Alameda Point: The Sky’s the Limit
Alameda Point: The Sky’s the Limit
The front page of the Feb. 18 Alameda Sun had a photo of Block 11 at Alameda Point. Its caption read, “The San Francisco skyline is visible in the background.” Given that the depicted building is six or seven stories high, it won’t be long before the denizens of San Francisco will look to the east and note the Alameda skyline.
While reciprocity is a good thing, do we want to project an Alameda skyline? The pitch for the Block 11 design is accompanied by the usual hard-sell, “apartments for low-income families and seniors … and disabled.” Who but a sociopath could object to such a plan?
And then there is the soft sell, “open spaces … secure storage for 240 bicycles.” Subtle: the open spaces at present will be mostly filled in with buildings but a few open spaces will be left undeveloped and the new residents of the high-rise will mostly ride bikes and not contribute to traffic congestion.
And are we to be wooed by the fact that part of the project will be built by “a non-profit?” One can envision volunteers, much like “Habitat for Humanity,” out there swinging hammers and sloshing paint. What exactly is the significance of “non-profit”? It certainly is disarming.
The U.C. system is “non-profit” but that doesn’t stop its president, Janet Napolitano, from shaking the system down for $650,000 per year plus perquisites. Dignity Health is a non-profit, but its execs watched the Super Bowl from their own $2.5 million sky box at Levis Stadium. “Non-profit” basically means that muckety-mucks burn through all the revenue, rewarding themselves with what could have been a profit.
If the architect’s rendering of Block 11 at Alameda Point is an accurate depiction, then isn’t Alameda moving away from the tradition where no building is taller than City Hall?
Once the camel gets its nose into the tent, isn’t the sky literally the limit? Why stop at six or seven stories? What’s wrong with eight, nine … 90? Presently some firefighters are raking in $170,000 per annum in wages and other compensation to fight structural fires in three-story buildings. If remuneration is based in anyway on the heights of structures, the pay package would be nearly $400,000 to protect Block 11 from incineration.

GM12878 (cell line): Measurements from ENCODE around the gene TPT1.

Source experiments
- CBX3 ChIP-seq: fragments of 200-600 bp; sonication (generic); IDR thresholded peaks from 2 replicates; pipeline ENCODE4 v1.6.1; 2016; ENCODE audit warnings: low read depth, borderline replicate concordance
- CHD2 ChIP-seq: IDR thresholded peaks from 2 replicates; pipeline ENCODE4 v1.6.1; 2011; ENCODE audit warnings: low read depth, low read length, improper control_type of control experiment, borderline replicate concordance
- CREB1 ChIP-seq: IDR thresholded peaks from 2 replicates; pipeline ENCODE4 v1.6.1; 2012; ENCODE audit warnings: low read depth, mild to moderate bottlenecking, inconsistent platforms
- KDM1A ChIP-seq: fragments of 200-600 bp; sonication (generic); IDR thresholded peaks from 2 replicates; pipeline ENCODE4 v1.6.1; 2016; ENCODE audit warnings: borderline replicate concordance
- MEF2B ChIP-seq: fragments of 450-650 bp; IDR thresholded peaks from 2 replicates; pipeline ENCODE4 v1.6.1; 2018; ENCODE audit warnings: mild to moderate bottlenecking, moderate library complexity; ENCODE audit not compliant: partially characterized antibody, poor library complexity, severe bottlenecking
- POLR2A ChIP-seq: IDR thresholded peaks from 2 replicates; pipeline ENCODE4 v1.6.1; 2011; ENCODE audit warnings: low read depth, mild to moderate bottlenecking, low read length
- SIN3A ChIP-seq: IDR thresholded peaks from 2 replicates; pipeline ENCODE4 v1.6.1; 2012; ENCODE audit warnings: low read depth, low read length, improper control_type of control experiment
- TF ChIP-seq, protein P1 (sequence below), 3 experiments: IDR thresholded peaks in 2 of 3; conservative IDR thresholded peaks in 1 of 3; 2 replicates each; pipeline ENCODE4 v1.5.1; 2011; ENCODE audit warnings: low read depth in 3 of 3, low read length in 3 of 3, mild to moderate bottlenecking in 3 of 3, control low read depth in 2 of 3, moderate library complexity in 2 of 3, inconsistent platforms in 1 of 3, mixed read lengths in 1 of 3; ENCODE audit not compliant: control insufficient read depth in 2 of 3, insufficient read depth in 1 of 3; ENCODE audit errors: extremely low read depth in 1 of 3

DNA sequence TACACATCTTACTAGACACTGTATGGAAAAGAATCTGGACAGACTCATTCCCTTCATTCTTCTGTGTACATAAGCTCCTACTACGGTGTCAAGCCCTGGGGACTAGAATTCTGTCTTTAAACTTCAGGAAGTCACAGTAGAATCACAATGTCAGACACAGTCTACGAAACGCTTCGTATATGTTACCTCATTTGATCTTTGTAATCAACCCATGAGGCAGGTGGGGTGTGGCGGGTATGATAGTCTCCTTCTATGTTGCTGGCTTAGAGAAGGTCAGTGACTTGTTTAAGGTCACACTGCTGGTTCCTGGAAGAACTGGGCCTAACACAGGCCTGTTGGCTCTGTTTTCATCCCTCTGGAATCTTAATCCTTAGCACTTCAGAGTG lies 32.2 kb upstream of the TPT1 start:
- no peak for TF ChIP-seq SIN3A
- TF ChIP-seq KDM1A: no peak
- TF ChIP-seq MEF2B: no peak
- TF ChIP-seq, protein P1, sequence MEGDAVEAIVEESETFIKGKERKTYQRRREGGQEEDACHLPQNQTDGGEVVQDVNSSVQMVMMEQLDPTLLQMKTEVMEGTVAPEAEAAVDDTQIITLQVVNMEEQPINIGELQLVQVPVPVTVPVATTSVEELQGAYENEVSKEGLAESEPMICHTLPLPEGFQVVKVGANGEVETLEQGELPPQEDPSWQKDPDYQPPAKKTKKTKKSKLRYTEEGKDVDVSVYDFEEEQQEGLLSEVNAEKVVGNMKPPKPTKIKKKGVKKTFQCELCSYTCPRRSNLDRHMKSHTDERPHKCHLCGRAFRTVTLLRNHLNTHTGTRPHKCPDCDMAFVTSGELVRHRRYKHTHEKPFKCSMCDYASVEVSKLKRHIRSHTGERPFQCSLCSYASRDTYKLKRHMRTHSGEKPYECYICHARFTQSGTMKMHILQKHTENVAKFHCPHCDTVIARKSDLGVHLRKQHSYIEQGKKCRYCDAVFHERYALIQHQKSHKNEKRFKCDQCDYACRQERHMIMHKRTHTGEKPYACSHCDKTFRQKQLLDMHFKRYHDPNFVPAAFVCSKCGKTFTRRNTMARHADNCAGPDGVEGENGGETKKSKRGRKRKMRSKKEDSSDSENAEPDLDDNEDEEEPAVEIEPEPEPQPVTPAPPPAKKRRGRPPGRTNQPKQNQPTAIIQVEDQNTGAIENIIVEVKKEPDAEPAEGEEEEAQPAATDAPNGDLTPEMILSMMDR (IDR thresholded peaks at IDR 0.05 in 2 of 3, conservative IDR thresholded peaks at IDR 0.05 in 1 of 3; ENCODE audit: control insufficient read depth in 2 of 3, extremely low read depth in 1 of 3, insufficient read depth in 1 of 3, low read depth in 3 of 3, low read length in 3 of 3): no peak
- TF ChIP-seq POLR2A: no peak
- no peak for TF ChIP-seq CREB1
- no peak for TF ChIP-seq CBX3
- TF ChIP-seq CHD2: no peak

If archival evidence is to be trusted, in 1973, Alameda voters approved Measure A. This amended the city’s charter, and simply states, “There shall be no multiple dwelling units built in the City of Alameda.”
One can imagine how developers chaffed and bristled under such an unambiguous, restrictive draconian edict and thus in 1991 the duly elected representatives of the people amended the will of the people as expressed in Measure A. It was reworded to say, “The maximum density for any residential development within the City of Alameda shall be one housing unit per 2,000 square feet of land.”
In an effort to undermine Measure A as ratified in 1973, interested parties and their agents in municipal government claimed that Measure A “served class interests,” and that accusation served to trump all other arguments.
It was popularly alleged that Measure A was scripted to protect the elitists living in Victorians. Protect them from what? Runaway bulldozers? Errant wrecking balls? Front-end loaders? Nonprofit developers? If you have six floors hovering over 2,000 square feet of land that is six housing units, not “one housing unit per 2,000 square feet of land.” Such computations come easy to me; I teach math.
The big question is: “What incentivizes the Planning Board to continue to build more housing?”
Half the country, indeed half the planet, would probably want to live here if they were cognizant of how spectacular the island is. Does the Planning Board think that Alameda could possibly keep up with demand for housing?
Impossible! Why try? But, by over-crowding and clogging up the streets, we could run down quality of life to such an extent that people might eventually prefer Manteca, Modesto or Stockton to a city that has reached the population density of Hong Kong.
American is a country with a “government of the people, by the people, for the people.” Why is it that such a straightforward proposition, such a simple recipe, cannot be followed in Alameda?